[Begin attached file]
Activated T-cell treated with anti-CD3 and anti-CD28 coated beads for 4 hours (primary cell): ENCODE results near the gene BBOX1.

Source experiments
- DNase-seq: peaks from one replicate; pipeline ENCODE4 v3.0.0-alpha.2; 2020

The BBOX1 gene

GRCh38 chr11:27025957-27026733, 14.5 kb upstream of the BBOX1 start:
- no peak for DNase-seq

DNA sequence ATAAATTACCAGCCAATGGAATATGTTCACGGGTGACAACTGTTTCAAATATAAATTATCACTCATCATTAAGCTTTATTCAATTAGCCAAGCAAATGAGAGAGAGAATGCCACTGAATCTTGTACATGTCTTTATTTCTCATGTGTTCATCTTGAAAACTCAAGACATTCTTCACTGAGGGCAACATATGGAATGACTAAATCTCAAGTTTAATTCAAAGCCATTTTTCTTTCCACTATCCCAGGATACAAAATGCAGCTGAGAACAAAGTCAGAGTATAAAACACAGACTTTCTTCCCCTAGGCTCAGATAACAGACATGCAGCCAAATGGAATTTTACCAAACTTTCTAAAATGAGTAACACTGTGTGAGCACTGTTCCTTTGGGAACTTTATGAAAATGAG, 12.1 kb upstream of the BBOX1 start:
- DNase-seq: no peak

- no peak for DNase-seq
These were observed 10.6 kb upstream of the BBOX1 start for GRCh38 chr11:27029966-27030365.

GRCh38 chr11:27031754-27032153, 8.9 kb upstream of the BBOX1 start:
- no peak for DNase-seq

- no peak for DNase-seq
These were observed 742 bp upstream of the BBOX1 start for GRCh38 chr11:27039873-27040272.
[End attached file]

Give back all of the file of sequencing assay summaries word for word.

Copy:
Activated T-cell treated with anti-CD3 and anti-CD28 coated beads for 4 hours (primary cell): ENCODE results near the gene BBOX1.

Source experiments
- DNase-seq: peaks from one replicate; pipeline ENCODE4 v3.0.0-alpha.2; 2020

The BBOX1 gene

GRCh38 chr11:27025957-27026733, 14.5 kb upstream of the BBOX1 start:
- no peak for DNase-seq

DNA sequence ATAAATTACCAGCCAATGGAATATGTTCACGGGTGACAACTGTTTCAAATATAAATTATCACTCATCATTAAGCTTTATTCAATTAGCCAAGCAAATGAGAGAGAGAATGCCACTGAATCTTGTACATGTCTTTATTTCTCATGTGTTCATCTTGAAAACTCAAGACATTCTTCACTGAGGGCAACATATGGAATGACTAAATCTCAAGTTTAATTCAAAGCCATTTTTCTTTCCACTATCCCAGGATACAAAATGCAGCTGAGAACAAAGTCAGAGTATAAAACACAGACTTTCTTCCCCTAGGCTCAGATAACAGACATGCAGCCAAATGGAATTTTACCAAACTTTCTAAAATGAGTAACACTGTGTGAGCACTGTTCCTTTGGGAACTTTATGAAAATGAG, 12.1 kb upstream of the BBOX1 start:
- DNase-seq: no peak

- no peak for DNase-seq
These were observed 10.6 kb upstream of the BBOX1 start for GRCh38 chr11:27029966-27030365.

GRCh38 chr11:27031754-27032153, 8.9 kb upstream of the BBOX1 start:
- no peak for DNase-seq

- no peak for DNase-seq
These were observed 742 bp upstream of the BBOX1 start for GRCh38 chr11:27039873-27040272.